German historian and poet; born at Soldin, Neumark, Jan. 18, 1784; committed suicide at a place between Kropstadt and Wittenberg Sept. 2, 1831. He attended the Joachimsthal'sche Gymnasium in Berlin, and had begun the study of medicine when the war of the allied powers against Napoleon broke out in 1813. He fought in the ranks, was wounded at the battle of Lützen (May 2, 1813), and on recovering remained in the field until the end of the war. When peace was restored he resumed his medical studies. He went as private teacher to Vienna, and removed later to Italy, remaining some time in Verona.

In 1824 he settled in Berlin and devoted himself to literary work, contributing to various periodicals, sketches of life in southern countries, historical studies, short stories, and poems. A collection of his poems was published under the title "Amathusia," Berlin, 1824. In 1826 his "Zwölf Wanderlieder eines Schwermüthigen" appeared in Berlin, and four years later another volume was issued under the title "Gedichte," ib. 1830. In his poetry there is easily discernible the influence of Heine, with whom he was on friendly terms, and in whose letters to Moser there are frequent references to Lessmann.

Lessmann's contributions to imaginative prose literature include the novels "Louise von Halling," 2 vols., ib. 1827, which attracted the attention of Goethe, and "Die Heidemühle," published in two volumes seven years after his death. To Lessmann belongs much of the credit for the introduction of modern Italian literature into Germany through his translation of Manzoni's "I Promessi Sposi," and of La Monaca di Monza," by Giovanni Rossini.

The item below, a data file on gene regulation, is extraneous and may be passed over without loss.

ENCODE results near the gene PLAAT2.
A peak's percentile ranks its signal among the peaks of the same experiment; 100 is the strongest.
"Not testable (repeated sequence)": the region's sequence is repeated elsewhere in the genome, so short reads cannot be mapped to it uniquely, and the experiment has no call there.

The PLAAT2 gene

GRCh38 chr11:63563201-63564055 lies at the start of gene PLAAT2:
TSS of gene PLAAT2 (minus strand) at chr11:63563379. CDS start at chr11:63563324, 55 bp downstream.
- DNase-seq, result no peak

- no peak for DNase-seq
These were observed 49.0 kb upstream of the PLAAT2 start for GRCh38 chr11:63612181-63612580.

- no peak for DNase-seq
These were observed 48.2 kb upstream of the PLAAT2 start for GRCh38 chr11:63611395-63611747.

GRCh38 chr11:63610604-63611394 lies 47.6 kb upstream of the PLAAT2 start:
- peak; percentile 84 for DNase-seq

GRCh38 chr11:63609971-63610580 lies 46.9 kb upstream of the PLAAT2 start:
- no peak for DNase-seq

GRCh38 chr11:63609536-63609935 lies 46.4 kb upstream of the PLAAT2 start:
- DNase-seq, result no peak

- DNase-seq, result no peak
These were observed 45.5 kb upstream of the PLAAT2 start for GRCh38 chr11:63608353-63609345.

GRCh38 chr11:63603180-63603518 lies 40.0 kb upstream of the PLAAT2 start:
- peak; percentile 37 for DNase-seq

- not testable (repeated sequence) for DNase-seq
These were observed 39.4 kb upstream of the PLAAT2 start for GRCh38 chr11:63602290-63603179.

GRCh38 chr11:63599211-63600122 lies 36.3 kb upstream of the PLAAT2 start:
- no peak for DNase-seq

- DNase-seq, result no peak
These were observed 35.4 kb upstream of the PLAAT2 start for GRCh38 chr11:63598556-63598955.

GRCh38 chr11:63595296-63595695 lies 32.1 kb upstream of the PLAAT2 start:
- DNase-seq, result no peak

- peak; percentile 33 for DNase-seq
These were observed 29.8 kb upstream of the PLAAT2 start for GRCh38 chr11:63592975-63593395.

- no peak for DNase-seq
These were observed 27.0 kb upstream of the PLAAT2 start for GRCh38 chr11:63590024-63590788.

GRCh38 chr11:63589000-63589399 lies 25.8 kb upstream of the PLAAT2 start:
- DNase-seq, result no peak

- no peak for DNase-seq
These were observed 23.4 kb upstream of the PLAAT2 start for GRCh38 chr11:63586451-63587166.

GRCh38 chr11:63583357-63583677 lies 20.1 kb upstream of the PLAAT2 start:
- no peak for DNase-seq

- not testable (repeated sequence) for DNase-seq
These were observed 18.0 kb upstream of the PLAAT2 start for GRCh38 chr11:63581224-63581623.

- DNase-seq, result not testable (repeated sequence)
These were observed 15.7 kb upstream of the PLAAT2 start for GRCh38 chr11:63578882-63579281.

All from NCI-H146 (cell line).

His important historical work was the "Mastino della Scala: Ein Beitrag zur Gesch. der Oberitalienischen Staaten im Mittelalter," ib. 1828. In 1829 and 1830 appeared successively the two volumes of "Biographische Gemälde," which included historical studies of Philip the Beautiful, Alfonso Albuquerque,Innocent III., and Prince Michael Glinski. Much of the "Nachlass," 2 vols., ib. 1837-38, is devoted to valuable historical work. Lessmann left in manuscript a voluminous "Weltgeschichte des Alterthums," which has never been published.

His seven years of literary activity were years of profound melancholy. Lessmann had high aspirations and great ambition. He dreamed of securing some position of eminence; and it appears, from the answer of Moser to one of Heine's letters, that in 1824 Lessmann adopted Christianity in order that he might realize his hopes. Nothing came of all his efforts in this direction; and he fell into a state of despondency, which is reflected in his poetry and in his "Wanderbuch eines Schwermüthigen," 2 vols., ib. 1831-32. One day Lessmann left Berlin on the pretext of taking a pedestrian tour to Leipsic and Dresden, and was found hanged by his own act.

  • Gödeke, Grundr. der Deutschen Literatur, iii. 730-732;
  • Gubitz, Errinnerungen, iii. 1-7, Berlin, 1869;
  • L. Geiger, Daniel Lessmann, in Allg. Deutsche Biog. xviii. 451-453;
  • Strodtmann, Heine, i. 319;
  • Brümmer, Dichterlexikon.
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